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Book Club: Things we learned from Milan Kundera’s 1984 Paris Review Interview


(We do the work so you don’t have to).

Milan Kundera, 1980. Photo by Elisa Cabot

The 1970 Book Club meets via Zoom on Sunday May 17 at 4.30pm to discuss Milan Kundera’s short story collection, Laughable Loves (you can purchase it here). We read his 1984 conversation with Christian Salmon for The Paris Review, and identified our five quotes that offer context to his work.

On overlong books: “When you have finished reading, you should still be able to remember the beginning.”

On Kafka: “Do you realize that people don’t know how to read Kafka simply because they want to decipher him? Instead of letting themselves be carried away by his unequaled imagination, they look for allegories and come up with nothing but clichés: life is absurd (or it is not absurd), God is beyond reach (or within reach), et cetera.”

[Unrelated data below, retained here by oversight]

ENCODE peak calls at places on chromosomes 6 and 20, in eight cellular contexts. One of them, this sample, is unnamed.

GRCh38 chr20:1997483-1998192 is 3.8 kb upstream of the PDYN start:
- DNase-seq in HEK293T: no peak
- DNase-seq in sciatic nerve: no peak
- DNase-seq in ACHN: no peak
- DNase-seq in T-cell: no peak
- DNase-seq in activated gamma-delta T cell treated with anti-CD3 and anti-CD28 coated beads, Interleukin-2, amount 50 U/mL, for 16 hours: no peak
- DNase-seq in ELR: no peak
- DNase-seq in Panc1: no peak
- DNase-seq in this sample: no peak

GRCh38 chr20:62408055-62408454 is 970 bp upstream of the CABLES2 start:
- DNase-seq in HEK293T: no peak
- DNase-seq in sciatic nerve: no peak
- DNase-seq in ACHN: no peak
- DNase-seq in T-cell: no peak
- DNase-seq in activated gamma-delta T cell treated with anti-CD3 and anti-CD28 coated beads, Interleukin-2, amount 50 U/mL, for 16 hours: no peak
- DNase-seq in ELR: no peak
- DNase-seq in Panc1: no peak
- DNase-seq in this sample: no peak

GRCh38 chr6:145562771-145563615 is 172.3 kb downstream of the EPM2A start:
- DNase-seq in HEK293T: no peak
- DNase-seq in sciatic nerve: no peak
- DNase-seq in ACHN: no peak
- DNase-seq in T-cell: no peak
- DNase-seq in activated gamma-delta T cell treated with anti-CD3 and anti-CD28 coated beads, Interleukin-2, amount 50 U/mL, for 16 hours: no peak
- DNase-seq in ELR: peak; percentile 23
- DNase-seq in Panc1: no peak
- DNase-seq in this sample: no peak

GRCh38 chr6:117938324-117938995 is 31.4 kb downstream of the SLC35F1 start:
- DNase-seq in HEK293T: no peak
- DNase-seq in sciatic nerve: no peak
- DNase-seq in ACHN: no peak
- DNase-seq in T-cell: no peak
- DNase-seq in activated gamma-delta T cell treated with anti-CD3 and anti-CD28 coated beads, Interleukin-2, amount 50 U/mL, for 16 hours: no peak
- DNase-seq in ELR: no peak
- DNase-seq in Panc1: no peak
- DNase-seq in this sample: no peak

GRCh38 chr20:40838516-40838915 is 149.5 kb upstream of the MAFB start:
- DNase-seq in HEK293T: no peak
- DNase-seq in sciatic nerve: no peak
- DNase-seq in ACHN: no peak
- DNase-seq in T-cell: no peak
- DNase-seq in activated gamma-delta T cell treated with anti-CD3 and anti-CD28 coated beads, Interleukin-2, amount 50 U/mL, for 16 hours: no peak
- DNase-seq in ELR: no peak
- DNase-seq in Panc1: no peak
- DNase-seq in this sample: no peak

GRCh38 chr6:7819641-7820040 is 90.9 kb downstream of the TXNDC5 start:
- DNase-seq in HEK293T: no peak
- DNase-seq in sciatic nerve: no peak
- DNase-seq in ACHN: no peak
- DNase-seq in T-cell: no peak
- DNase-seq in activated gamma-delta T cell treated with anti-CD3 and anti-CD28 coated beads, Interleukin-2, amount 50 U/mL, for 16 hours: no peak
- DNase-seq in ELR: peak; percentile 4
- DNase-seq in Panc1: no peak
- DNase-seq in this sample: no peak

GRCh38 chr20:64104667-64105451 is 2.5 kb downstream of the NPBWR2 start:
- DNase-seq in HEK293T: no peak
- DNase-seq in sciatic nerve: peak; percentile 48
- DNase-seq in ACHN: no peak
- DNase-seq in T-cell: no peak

On the number seven: “All of my novels are variants of an architecture based on the number seven. I am not indulging in some superstitious affectation about magic numbers, nor making a rational calculation. Rather, I am driven by a deep, unconscious, incomprehensible need, a formal archetype from which I cannot escape.”

On the challenges of plot: “Nothing has become as suspect, ridiculous, old-fashioned, trite, and tasteless in a novel as plot and its farcical exaggerations. From Flaubert on, novelists have tried to do away with the artifices of plot. And so the novel has become duller than the dullest of lives. Yet there is another way to get around the suspect and worn-out aspect of the plot, and that is to free it from the requirement of likelihood. You tell an unlikely story that chooses to be unlikely! That’s exactly how Kafka conceived Amerika.”

On the necessity of ambiguity: “Outside of the novel, one is in the realm of assertions: everyone’s philosopher, politician, concierge—is sure of what he says. The novel, however, is a territory where one does not make assertions; it is a territory of play and of hypotheses.”

Buy Milan Kundera’s Laughable Loves